Sjolander Road Fellowship

Declaring the God of Unconditional Love

the beginning of the salvation story



The Genesis account of the Fall is fascinating on many levels. Few seem to pay much attention to the symbolism of the two trees which are integral to this story. The Tree of Knowledge is generally treated as just some arbitrary prohibition dreamed up by God to test Adam's obedience and subservience. For most interpreters, the prohibited item could just as well have been a box of chocolates as far as the gist of the story is concerned. God said don't do it and that was all there was to it. No need for any symbolism or deeper understanding. Just obey whatever God says or else he will get you.


In the beginning Adam was in the image and likeness of God. He ate of the forbidden tree and became like "one of us to know good and evil" in the words of God. It is noteworthy that the reason for taking of the Tree of Knowledge was the desire to be like God. This all suggests a progression of assumed divinity. The reaction of God to Adam's disobedience, barring him from the Tree of Life, seems to suggest that there were yet further steps toward greater divinity. Becoming more godlike would seem to be a good thing except for the fact that God forbade it.


Strangely Adam's first reaction after gaining the knowledge of good and evil and thereby growing to be more divine was to be ashamed of his nakedness. Beforehand he was perfectly happy to be naked. Then suddenly he saw it as shameful. By implication, the first thing that Adam did with his new knowledge was to pass judgment on himself. The immediate result of this forbidden knowledge was self condemnation. That is the most basic thing about human judgments and condemnation of one another; it instills guilt and shame in the human accuser.


Almost universally commentators assume that God told Adam to avoid the Tree of Knowledge because, if Adam did not, God was going to act against Adam punitively. Few seem to consider that God was simply warning Adam about the consequences of that knowledge, given Adam's human limitations. Perhaps, even though the knowledge increased Adam's godlikeness, it was dangerous to him given that he lacked the ability to use the knowledge correctly.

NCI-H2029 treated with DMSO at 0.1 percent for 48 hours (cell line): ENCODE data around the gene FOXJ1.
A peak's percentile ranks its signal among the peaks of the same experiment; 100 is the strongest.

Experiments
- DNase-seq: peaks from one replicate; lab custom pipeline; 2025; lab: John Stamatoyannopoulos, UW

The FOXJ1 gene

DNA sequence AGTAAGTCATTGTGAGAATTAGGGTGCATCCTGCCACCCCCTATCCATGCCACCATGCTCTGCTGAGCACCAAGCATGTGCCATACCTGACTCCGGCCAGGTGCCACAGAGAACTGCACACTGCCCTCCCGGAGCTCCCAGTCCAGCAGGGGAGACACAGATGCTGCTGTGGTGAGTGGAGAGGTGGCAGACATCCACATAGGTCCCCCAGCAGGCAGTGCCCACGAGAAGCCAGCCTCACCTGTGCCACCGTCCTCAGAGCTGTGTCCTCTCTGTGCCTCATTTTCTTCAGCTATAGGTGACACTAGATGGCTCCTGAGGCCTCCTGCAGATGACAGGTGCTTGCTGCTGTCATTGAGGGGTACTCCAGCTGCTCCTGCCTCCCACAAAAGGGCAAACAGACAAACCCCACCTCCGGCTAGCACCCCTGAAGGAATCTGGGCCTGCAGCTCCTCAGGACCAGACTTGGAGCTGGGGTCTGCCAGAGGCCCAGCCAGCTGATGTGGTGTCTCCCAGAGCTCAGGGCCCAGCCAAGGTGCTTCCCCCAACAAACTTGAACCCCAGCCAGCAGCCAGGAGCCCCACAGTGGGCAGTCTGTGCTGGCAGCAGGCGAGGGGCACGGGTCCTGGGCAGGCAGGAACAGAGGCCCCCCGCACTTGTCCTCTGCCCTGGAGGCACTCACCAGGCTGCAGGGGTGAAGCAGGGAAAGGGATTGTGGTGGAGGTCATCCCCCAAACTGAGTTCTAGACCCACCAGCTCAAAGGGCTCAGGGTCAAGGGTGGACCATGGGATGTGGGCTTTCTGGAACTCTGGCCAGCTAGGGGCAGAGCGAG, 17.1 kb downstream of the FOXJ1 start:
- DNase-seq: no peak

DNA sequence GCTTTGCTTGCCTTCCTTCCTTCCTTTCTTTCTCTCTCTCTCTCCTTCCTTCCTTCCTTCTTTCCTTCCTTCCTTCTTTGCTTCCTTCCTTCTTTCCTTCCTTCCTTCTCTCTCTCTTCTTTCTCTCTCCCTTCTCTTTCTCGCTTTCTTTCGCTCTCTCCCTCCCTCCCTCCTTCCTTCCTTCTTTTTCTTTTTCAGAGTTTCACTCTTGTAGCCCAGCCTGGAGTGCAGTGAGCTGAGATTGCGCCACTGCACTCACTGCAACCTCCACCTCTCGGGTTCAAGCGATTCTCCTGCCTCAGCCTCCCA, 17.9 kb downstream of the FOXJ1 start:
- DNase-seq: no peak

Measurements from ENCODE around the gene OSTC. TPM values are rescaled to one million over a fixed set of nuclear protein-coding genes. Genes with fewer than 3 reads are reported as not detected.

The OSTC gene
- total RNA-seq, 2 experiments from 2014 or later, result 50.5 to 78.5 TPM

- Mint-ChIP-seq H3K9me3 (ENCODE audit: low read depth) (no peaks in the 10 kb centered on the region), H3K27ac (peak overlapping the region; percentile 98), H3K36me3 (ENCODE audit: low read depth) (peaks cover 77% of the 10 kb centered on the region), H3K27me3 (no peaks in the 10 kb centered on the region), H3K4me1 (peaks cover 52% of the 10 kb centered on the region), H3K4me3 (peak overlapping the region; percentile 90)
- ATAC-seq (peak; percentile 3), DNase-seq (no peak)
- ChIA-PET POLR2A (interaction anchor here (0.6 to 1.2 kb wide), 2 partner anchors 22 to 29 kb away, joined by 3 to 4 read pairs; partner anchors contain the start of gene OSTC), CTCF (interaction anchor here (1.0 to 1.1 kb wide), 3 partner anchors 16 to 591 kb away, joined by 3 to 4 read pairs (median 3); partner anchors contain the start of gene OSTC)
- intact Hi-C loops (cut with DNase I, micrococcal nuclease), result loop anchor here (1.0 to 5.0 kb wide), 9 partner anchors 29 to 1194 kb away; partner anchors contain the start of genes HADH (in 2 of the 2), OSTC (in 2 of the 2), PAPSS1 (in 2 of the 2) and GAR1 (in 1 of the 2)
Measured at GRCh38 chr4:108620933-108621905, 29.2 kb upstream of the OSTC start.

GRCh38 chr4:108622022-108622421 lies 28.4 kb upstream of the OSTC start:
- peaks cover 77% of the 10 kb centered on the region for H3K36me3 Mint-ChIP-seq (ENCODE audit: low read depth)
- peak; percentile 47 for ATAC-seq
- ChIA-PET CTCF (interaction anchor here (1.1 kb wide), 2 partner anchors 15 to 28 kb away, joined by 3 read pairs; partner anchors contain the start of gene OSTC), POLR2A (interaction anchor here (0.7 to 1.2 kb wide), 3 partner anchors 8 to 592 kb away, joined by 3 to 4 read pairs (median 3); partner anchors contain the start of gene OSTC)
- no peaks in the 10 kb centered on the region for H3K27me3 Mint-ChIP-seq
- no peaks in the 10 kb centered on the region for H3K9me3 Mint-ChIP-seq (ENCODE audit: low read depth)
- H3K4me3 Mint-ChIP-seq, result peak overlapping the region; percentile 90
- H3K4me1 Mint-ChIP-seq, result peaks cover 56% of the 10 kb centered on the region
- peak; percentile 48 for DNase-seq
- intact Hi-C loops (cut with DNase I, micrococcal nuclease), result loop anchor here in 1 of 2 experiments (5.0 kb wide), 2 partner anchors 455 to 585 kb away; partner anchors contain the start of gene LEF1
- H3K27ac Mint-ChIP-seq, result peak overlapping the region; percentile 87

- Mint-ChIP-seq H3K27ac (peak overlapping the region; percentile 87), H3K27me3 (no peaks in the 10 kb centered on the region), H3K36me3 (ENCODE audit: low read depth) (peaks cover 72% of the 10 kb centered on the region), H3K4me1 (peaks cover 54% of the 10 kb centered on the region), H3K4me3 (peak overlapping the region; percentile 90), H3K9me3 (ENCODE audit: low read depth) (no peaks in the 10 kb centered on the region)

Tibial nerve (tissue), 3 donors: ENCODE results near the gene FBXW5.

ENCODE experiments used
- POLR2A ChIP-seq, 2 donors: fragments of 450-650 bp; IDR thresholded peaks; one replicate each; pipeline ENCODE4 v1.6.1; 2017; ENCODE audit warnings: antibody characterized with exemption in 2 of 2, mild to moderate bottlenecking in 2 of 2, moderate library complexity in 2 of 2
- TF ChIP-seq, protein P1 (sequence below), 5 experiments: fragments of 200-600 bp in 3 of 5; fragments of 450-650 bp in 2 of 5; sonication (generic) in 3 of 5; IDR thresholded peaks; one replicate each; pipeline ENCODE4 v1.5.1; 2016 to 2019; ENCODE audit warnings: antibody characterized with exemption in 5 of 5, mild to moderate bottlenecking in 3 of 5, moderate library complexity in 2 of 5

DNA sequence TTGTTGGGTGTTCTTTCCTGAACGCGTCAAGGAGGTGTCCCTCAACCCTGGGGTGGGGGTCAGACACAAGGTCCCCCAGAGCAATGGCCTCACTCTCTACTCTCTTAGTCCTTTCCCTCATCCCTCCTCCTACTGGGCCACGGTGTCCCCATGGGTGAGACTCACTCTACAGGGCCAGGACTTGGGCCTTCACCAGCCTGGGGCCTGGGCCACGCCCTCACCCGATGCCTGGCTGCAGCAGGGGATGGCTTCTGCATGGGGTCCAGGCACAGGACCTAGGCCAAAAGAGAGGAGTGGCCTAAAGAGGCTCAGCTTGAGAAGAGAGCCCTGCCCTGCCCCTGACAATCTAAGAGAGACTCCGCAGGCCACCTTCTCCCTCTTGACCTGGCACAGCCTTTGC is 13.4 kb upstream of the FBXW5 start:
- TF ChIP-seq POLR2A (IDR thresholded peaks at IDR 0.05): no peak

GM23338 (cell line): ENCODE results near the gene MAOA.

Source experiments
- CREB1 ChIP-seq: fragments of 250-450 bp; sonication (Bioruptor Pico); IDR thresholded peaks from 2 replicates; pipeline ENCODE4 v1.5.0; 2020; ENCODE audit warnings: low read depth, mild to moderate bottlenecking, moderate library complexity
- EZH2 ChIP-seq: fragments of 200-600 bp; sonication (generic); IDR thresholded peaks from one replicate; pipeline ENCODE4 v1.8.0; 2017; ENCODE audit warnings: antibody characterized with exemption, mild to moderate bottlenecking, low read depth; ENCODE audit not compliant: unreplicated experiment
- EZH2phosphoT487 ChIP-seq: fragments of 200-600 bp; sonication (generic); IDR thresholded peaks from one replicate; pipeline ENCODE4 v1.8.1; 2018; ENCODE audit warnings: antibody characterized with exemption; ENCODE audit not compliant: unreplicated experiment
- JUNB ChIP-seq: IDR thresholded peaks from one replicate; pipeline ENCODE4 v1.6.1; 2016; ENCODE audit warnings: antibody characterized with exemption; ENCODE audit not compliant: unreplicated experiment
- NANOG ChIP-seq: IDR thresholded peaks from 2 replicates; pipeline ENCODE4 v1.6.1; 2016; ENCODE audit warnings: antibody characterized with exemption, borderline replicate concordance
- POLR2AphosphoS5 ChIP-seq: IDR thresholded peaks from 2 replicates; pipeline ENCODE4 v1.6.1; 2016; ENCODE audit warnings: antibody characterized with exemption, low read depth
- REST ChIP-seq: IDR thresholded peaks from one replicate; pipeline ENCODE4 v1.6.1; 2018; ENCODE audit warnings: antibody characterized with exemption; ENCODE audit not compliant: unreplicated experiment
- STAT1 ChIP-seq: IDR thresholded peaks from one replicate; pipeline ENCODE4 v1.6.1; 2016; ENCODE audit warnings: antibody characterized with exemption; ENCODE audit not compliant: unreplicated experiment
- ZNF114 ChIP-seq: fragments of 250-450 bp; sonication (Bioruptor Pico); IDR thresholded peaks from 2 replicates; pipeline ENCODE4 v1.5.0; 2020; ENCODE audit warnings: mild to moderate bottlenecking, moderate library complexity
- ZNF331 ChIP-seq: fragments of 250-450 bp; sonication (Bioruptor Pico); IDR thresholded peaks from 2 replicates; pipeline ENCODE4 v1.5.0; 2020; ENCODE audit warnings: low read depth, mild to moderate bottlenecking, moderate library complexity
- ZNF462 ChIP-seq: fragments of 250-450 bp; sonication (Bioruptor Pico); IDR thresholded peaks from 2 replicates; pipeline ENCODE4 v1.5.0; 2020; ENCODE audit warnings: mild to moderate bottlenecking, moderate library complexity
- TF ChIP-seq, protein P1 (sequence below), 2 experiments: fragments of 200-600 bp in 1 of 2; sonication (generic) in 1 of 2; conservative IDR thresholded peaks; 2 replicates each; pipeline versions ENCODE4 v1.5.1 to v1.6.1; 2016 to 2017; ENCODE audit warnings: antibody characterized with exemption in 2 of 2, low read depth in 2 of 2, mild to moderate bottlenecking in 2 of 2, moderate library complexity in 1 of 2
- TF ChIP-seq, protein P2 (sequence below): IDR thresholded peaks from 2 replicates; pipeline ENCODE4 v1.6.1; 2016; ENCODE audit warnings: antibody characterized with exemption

I believe that the knowledge of good and evil has a positive potential but also a devastatingly negative effect, depending on its use and the state of the user. As a personal moral compass it could be great. As a weapon to condemn and abuse others it was deadly. The tree can rightfully be called the Tree of Death since that was the promised result of its fruit. In that regard the Tree of Knowledge stands in sharp contrast to the Tree of Life. They represent two diametrically different life paths, one which kills and the other which makes a live. One is the Tree of human judgment and death; the other is the Tree of Life and Love. When we reject love, we reject life and become dead. If we again embrace love, we can resurrect and live once more.


Returning to the question of why gaining in godlikeness could be bad for Adam and humanity, I ponder the difference between Adam being a judge and God being one. What would be different. How was God able to handle this knowledge while the same knowledge killed Adam and all humanity after him. One obvious difference was omniscience. God judges from the position of perfect knowledge which prevents condemnation. God stands in the position of knowing perfectly which allows him to forgive completely. Unconditional love and grace are natural outgrowths of divine omniscience.


The story of human history since Adam has been a long, agonizing tale of using the knowledge of good and evil to segregate and oppose one another. The practice of labeling each other as good or bad turns a great deal of our lives into zero sum games, where winning is the only thing that counts. Winning is good so good people win. Losing is evil, so evil people lose. Judgment and retribution come now at the hands of good people or later at the hands of God.


Given this take on the Fall, what can we assume about Jesus and the writers of the NT books. I believe Jesus came to show mankind how to deal with the Tree of Knowledge positively and at least potentially to reverse the effects of Adam's actions. The Sermon on the Mount perfectly encapsulates what mankind needed to know about human judgment. Forget about judging others; you will be full up with trying to correct yourself. Barring omniscience, mankind needed something to compensate if his judgment was to ever be valid. What was that? Jesus' lifestyle and the words of Paul point to an answer. Meekness, humility, and the fruits of the spirit- these characteristics negate the human tendency to misuse the knowledge of good and evil. Such characteristics provide the means to live and let live, to forgive ones enemies, to overcome evil with good.


So the ethical instructions of Jesus are not just some high blown principles which are thrown out as a superhuman challenge here and now or as a preview of the hereafter. Instead they form a most basic element of how Jesus served as God's agent on earth. These profound pronouncements are both a product of Jesus' salvation work and at the same time an integral part of what it is to experience salvation in any meaningful way.


Salvation is not some unobservable otherworldly change of state or status in the eyes of God. That story reduces us to hoping that salvation will one day be revealed as a tangible reality after death.


Instead salvation is the experience of an abundant life lived while feasting on the Tree of Life/Love. We can know it as a present reality but only to the extent we choose the Tree of Life rather than the other Tree.